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My Novel - Book 12 - Initial Chapter Post by :proview Category :Long Stories Author :Edward Bulwer-lytton Date :May 2012 Read :1500

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My Novel - Book 12 - Initial Chapter

Book Twelfth
Initial Chapter


"Again," quoth my father,--"again behold us! We who greeted the commencement of your narrative, who absented ourselves in the midcourse when we could but obstruct the current of events, and jostle personages more important,--we now gather round the close. Still, as the chorus to the drama, we circle round the altar with the solemn but dubious chant which prepares the audience for the completion of the appointed destinies; though still, ourselves, unaware how the skein is to be unravelled, and where the shears are to descend."

So there they stood, the Family of Caxton,--all grouping round me, all eager officiously to question, some over-anxious prematurely to criticise.

"Violante can't have voluntarily gone off with that horrid count," said my mother; "but perhaps she was deceived, like Eugenia by Mr. Bellamy, in the novel of 'CAMILLA'."

"Ha!" said my father, "and in that case it is time yet to steal a hint from Clarissa Harlowe, and make Violante die less of a broken heart than a sullied honour. She is one of those girls who ought to be killed! All things about her forebode an early tomb!"

"Dear, dear!" cried Mrs. Caxton, "I hope not!"

"Pooh, brother," said the captain, "we have had enough of the tomb in the history of poor Nora. The whole story grows out of a grave, and if to a grave it must return--if, Pisistratus, you must kill somebody--kill Levy."

"Or the count," said my mother, with unusual truculence. "Or Randal Leslie," said Squills. "I should like to have a post-mortem cast of his head,--it would be an instructive study."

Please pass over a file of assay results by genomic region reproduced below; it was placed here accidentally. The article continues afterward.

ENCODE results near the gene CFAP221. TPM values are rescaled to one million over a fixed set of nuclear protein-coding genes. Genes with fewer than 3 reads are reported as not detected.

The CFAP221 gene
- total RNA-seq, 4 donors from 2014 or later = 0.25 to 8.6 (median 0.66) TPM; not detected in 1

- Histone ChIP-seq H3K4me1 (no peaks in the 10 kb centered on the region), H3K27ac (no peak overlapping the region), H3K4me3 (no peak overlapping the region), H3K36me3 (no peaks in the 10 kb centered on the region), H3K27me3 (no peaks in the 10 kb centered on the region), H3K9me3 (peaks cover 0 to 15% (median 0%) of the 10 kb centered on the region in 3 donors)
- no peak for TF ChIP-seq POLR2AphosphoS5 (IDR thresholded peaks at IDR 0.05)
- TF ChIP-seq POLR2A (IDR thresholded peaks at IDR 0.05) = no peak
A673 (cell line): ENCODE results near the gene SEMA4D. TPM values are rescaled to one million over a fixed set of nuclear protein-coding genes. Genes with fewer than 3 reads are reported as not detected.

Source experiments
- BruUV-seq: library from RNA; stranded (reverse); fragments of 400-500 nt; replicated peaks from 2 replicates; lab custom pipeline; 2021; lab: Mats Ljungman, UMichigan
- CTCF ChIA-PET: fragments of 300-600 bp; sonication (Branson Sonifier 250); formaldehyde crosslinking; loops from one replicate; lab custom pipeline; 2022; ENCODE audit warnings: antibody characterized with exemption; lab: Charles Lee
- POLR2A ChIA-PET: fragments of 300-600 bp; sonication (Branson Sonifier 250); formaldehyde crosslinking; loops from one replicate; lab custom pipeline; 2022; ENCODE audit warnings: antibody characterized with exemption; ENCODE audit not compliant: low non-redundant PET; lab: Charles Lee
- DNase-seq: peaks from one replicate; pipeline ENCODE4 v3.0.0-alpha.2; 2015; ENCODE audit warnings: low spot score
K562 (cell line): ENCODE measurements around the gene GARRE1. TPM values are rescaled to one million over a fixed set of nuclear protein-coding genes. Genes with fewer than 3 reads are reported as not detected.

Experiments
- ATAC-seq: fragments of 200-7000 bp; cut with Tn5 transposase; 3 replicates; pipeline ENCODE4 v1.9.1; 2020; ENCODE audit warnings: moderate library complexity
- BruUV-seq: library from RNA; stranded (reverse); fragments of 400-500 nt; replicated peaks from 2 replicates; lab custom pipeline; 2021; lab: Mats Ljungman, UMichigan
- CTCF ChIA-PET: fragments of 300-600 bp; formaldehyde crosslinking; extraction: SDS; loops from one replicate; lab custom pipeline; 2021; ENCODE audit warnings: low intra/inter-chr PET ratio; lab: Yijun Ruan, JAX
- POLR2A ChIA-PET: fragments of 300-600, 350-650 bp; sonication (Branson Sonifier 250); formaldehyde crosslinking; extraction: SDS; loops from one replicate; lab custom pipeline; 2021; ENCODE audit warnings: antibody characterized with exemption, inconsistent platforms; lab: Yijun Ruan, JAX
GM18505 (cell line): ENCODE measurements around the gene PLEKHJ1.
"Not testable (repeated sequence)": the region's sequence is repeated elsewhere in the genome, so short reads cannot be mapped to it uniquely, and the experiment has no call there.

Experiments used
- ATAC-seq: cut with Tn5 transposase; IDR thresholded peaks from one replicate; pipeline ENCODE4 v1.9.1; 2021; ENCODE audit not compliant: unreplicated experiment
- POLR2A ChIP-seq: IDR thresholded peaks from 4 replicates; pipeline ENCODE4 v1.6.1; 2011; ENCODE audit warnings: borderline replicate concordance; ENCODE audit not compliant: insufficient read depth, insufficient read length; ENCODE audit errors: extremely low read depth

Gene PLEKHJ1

Here there was a general confusion of tongues, all present conspiring to bewilder the unfortunate author with their various and discordant counsels how to wind up his story and dispose of his characters.

"Silence!" cried Pisistratus, clapping his hands to both ears. "I can no more alter the fate allotted to each of the personages whom you honour with your interest than I can change your own; like you, they must go where events lead there, urged on by their own characters and the agencies of others. Providence so pervadingly governs the universe, that you cannot strike it even out of a book. The author may beget a character, but the moment the character comes into action, it escapes from his hands,--plays its own part, and fulfils its own inevitable doom."

"Besides," said Squills, "it is easy to see, from the phrenological development of the organs in those several heads which Pisistratus has allowed us to examine, that we have seen no creations of mere fiction, but living persons, whose true history has set in movement their various bumps of Amativeness, Constructiveness, Acquisitiveness, Idealty, Wonder, Comparison, etc. They must act, and they must end, according to the influences of their crania. Thus we find in Randal Leslie the predominant organs of Constructiveness, Secretiveness, Comparison, and Eventuality, while Benevolence, Conscientiousness, Adhesiveness, are utterly nil. Now, to divine how such a man must end, we must first see what is the general composition of the society in which he moves, in short, what other gases are brought into contact with his phlogiston. As to Leonard, and Harley, and Audley Egerton, surveying them phrenologically, I should say that--"